Facebook reveals new covert efforts to sway 2018 midterm elections

The social network isn't saying who's behind the campaign, noting that it doesn't have the technical evidence at this time to confidently point a finger.

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An example of suspicious accounts removed by Facebook.

Facebook on Tuesday revealed that it's uncovered a covert campaign of misinformation designed to influence the upcoming US midterm elections.

The social network isn't saying who's behind the campaign, noting that it doesn't have the technical evidence at this time to confidently point a finger. However, the company says it's banned 32 "bad actors" that violate Facebook's ban on coordinated inauthentic behavior. This includes both Facebook pages and Instagram accounts.

Facebook didn't elaborate on the misleading content being spread, but said the banned pages include "Aztlan Warriors," "Black Elevation," "Mindful Being," and "Resisters." More than 290,000 accounts followed at least one of these pages.

During a media briefing today, Facebook's chief information security officer Alex Stamos said the network behind these accounts did more to conceal their identities than the Russia-backed Internet Research Agency did in 2016, including using VPNs and internet phone services, and paying third parties to place ads on their behalf.

Still, Facebook said it's possible that this latest campaign is actually the IRA with improved techniques. In fact, Facebook found connections between some of the new suspicious accounts and previously identified IRA accounts. In one case, a known IRA account was listed as an administrator on a Facebook page controlled by the newly banned group.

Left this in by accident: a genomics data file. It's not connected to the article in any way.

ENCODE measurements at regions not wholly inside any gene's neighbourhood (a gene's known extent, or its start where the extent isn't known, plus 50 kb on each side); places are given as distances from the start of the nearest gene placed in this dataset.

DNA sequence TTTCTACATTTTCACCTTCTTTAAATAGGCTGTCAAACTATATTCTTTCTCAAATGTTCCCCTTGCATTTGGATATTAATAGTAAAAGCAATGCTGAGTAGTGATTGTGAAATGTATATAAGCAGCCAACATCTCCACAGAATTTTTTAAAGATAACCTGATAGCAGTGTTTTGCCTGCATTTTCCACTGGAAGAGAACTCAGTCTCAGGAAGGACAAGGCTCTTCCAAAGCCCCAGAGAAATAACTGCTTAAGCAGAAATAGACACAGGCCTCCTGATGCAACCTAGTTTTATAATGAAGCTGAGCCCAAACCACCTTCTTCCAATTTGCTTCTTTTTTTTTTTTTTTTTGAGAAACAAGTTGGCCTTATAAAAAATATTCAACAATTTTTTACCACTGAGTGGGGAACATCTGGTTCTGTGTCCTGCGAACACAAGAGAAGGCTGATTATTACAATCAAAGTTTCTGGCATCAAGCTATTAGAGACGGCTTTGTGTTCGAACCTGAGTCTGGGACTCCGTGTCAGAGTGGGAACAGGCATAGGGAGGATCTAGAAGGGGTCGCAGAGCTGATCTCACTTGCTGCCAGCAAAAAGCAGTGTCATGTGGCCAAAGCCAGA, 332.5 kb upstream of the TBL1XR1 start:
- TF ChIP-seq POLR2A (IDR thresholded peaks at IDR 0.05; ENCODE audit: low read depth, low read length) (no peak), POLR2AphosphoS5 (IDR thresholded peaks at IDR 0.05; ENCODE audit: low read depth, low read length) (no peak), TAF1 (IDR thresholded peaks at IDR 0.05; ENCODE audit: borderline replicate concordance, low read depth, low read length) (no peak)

The Internet Research Agency was one of the three Russian entities listed in Special Counsel Robert Mueller's election meddling indictment earlier this year. The indictment accused the IRA of seeking, in part, "to conduct what it called 'information warfare against the United States of America' through fictitious US personas on social media platforms and other Internet-based media."

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It's worth noting that Senator Mark Warner, a ranking member of the Senate Select Committee on Intelligence, issued a statement immediately following Facebook's disclosure that outright blames this new coordinated network of misinformation on Russia and the Kremlin.

"Today's disclosure is further evidence that the Kremlin continues to exploit platforms like Facebook to sow division and spread disinformation, and I am glad that Facebook is taking some steps to pinpoint and address this activity," Warner said. "I also expect Facebook, along with other platform companies, will continue to identify Russian troll activity and to work with Congress on updating our laws to better protect our democracy in the future."

Facebook's latest revelation follows CEO Mark Zuckerberg's testimony in April when he promised greater transparency and responsibility as part of its plan to rebuild public trust damaged by the Cambridge Analytica scandal and fears that Facebook had become a tool for spreading Russian propaganda during the 2016 US presidential election.

"We face determined, well-funded adversaries who will never give up and are constantly changing tactics. It's an arms race and we need to constantly improve too," Facebook said in its statement today. "It's why we're investing heavily in more people and better technology to prevent bad actors misusing Facebook -- as well as working much more closely with law enforcement and other tech companies to better understand the threats we face."

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